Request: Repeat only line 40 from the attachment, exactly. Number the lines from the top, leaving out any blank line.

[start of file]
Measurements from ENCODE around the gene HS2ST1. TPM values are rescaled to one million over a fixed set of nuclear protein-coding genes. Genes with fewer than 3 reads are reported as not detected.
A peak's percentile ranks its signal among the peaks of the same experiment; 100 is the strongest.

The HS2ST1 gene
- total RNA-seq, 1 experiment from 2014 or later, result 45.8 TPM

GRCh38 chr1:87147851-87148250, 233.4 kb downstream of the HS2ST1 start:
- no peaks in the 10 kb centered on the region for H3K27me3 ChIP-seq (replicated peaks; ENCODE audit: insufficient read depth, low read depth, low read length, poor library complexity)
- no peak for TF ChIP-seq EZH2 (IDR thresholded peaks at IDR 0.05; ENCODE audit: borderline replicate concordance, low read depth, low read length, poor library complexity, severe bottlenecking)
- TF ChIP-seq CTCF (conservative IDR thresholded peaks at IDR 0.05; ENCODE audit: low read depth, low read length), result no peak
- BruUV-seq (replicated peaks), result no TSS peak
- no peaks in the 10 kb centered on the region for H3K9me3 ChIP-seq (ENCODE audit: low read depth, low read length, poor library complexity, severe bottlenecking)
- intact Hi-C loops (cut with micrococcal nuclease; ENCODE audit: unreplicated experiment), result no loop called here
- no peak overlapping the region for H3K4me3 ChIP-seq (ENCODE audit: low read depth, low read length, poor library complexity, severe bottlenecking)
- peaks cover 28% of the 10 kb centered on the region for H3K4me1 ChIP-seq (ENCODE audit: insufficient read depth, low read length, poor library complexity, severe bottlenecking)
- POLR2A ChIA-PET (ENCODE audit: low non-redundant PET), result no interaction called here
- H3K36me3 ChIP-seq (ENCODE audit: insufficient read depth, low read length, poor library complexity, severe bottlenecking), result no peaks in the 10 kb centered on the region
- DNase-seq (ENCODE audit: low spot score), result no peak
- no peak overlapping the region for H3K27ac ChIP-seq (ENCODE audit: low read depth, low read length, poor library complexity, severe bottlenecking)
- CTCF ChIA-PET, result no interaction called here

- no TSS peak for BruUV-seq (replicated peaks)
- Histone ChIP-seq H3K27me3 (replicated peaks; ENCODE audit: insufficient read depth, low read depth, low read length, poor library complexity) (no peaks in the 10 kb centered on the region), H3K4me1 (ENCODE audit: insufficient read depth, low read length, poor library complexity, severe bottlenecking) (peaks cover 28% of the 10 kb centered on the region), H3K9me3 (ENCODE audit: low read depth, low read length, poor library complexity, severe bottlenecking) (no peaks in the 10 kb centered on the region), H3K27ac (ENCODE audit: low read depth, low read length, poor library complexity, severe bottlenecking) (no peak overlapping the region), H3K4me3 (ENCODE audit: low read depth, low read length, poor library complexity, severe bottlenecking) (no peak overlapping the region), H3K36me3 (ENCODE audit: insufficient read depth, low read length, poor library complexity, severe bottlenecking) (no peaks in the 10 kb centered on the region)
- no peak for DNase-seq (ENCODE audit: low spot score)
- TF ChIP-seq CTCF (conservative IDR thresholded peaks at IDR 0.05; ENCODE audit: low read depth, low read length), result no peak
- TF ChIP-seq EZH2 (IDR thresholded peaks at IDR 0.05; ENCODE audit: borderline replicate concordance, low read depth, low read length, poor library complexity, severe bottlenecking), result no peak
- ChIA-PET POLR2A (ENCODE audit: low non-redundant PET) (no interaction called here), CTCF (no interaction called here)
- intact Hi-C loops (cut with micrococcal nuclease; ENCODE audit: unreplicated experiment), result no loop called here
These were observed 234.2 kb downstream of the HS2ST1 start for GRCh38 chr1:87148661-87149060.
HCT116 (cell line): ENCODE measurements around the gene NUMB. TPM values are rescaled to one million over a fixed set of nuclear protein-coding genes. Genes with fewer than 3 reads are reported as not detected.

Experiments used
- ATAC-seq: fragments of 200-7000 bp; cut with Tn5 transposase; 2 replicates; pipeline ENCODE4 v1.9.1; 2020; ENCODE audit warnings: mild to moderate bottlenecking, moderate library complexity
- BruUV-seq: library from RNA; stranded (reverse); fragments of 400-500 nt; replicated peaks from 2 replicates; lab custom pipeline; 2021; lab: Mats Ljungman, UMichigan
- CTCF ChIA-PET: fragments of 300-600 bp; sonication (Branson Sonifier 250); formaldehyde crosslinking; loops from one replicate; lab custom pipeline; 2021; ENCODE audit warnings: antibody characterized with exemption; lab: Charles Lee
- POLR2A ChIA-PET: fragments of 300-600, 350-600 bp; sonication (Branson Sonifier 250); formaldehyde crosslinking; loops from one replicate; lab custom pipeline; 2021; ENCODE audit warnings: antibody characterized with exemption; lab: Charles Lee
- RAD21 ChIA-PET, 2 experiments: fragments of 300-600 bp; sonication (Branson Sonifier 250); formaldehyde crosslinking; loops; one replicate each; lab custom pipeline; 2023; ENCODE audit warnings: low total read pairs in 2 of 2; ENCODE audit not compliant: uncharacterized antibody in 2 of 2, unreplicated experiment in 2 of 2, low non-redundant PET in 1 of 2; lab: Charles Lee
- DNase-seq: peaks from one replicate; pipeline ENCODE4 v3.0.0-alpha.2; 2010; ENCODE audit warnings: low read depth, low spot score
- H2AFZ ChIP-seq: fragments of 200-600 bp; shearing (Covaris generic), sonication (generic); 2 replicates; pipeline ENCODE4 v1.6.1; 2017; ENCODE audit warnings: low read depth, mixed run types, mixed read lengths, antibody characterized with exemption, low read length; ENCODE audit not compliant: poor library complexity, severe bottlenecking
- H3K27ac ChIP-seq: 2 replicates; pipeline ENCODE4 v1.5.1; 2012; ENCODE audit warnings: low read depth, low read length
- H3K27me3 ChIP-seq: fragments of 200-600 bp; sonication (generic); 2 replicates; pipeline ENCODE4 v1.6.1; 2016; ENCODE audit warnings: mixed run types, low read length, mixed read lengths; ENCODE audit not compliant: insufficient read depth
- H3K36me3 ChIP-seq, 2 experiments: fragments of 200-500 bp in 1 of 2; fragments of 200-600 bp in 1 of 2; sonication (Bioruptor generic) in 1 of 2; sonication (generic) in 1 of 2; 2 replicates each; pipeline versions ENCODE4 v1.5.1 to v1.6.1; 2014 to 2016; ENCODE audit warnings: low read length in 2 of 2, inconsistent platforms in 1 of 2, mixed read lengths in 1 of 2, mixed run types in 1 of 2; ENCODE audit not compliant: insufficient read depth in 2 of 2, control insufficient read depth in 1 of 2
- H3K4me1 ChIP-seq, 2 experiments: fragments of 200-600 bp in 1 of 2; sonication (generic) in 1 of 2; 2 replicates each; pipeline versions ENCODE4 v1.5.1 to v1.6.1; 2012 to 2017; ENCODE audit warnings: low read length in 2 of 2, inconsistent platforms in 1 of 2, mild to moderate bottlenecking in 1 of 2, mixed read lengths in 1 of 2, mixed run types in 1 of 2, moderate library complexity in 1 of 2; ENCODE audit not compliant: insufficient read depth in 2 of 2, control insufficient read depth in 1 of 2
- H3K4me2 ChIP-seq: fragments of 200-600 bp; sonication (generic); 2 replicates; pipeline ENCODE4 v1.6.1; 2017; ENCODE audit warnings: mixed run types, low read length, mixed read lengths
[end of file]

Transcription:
- H3K4me2 ChIP-seq: fragments of 200-600 bp; sonication (generic); 2 replicates; pipeline ENCODE4 v1.6.1; 2017; ENCODE audit warnings: mixed run types, low read length, mixed read lengths